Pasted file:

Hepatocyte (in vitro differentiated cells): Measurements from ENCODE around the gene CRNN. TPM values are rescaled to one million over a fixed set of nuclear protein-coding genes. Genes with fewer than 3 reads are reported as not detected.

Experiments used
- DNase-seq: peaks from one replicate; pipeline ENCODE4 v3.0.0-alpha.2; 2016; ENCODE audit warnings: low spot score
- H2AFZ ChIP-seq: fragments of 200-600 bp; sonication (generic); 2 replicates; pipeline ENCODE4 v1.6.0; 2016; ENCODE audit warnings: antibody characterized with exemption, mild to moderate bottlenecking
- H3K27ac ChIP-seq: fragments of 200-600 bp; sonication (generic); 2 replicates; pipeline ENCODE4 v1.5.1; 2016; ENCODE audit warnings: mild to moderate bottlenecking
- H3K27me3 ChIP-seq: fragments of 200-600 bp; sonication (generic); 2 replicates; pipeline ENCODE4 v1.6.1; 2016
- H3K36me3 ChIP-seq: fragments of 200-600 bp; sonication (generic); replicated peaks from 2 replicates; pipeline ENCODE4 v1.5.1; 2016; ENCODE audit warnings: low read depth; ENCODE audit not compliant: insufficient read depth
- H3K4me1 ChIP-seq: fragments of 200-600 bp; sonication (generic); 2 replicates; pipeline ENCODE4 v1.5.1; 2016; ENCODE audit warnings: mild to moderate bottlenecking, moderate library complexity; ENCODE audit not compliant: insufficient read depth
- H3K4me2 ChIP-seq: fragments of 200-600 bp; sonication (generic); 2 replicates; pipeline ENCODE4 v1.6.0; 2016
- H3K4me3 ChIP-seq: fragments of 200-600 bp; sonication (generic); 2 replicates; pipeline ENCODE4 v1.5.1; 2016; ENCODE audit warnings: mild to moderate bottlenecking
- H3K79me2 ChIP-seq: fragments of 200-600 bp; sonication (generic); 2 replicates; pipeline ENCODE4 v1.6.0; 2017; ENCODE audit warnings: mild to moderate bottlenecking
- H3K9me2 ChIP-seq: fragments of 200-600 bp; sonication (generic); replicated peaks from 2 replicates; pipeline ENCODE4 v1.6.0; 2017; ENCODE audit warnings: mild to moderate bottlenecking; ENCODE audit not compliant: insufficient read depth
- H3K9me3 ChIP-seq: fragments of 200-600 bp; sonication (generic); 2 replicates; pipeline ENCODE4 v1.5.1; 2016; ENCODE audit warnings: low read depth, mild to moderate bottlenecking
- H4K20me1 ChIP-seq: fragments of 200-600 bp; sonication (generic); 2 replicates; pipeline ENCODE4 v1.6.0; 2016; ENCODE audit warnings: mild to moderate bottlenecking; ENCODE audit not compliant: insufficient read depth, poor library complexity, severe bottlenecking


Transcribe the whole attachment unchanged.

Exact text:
Hepatocyte (in vitro differentiated cells): Measurements from ENCODE around the gene CRNN. TPM values are rescaled to one million over a fixed set of nuclear protein-coding genes. Genes with fewer than 3 reads are reported as not detected.

Experiments used
- DNase-seq: peaks from one replicate; pipeline ENCODE4 v3.0.0-alpha.2; 2016; ENCODE audit warnings: low spot score
- H2AFZ ChIP-seq: fragments of 200-600 bp; sonication (generic); 2 replicates; pipeline ENCODE4 v1.6.0; 2016; ENCODE audit warnings: antibody characterized with exemption, mild to moderate bottlenecking
- H3K27ac ChIP-seq: fragments of 200-600 bp; sonication (generic); 2 replicates; pipeline ENCODE4 v1.5.1; 2016; ENCODE audit warnings: mild to moderate bottlenecking
- H3K27me3 ChIP-seq: fragments of 200-600 bp; sonication (generic); 2 replicates; pipeline ENCODE4 v1.6.1; 2016
- H3K36me3 ChIP-seq: fragments of 200-600 bp; sonication (generic); replicated peaks from 2 replicates; pipeline ENCODE4 v1.5.1; 2016; ENCODE audit warnings: low read depth; ENCODE audit not compliant: insufficient read depth
- H3K4me1 ChIP-seq: fragments of 200-600 bp; sonication (generic); 2 replicates; pipeline ENCODE4 v1.5.1; 2016; ENCODE audit warnings: mild to moderate bottlenecking, moderate library complexity; ENCODE audit not compliant: insufficient read depth
- H3K4me2 ChIP-seq: fragments of 200-600 bp; sonication (generic); 2 replicates; pipeline ENCODE4 v1.6.0; 2016
- H3K4me3 ChIP-seq: fragments of 200-600 bp; sonication (generic); 2 replicates; pipeline ENCODE4 v1.5.1; 2016; ENCODE audit warnings: mild to moderate bottlenecking
- H3K79me2 ChIP-seq: fragments of 200-600 bp; sonication (generic); 2 replicates; pipeline ENCODE4 v1.6.0; 2017; ENCODE audit warnings: mild to moderate bottlenecking
- H3K9me2 ChIP-seq: fragments of 200-600 bp; sonication (generic); replicated peaks from 2 replicates; pipeline ENCODE4 v1.6.0; 2017; ENCODE audit warnings: mild to moderate bottlenecking; ENCODE audit not compliant: insufficient read depth
- H3K9me3 ChIP-seq: fragments of 200-600 bp; sonication (generic); 2 replicates; pipeline ENCODE4 v1.5.1; 2016; ENCODE audit warnings: low read depth, mild to moderate bottlenecking
- H4K20me1 ChIP-seq: fragments of 200-600 bp; sonication (generic); 2 replicates; pipeline ENCODE4 v1.6.0; 2016; ENCODE audit warnings: mild to moderate bottlenecking; ENCODE audit not compliant: insufficient read depth, poor library complexity, severe bottlenecking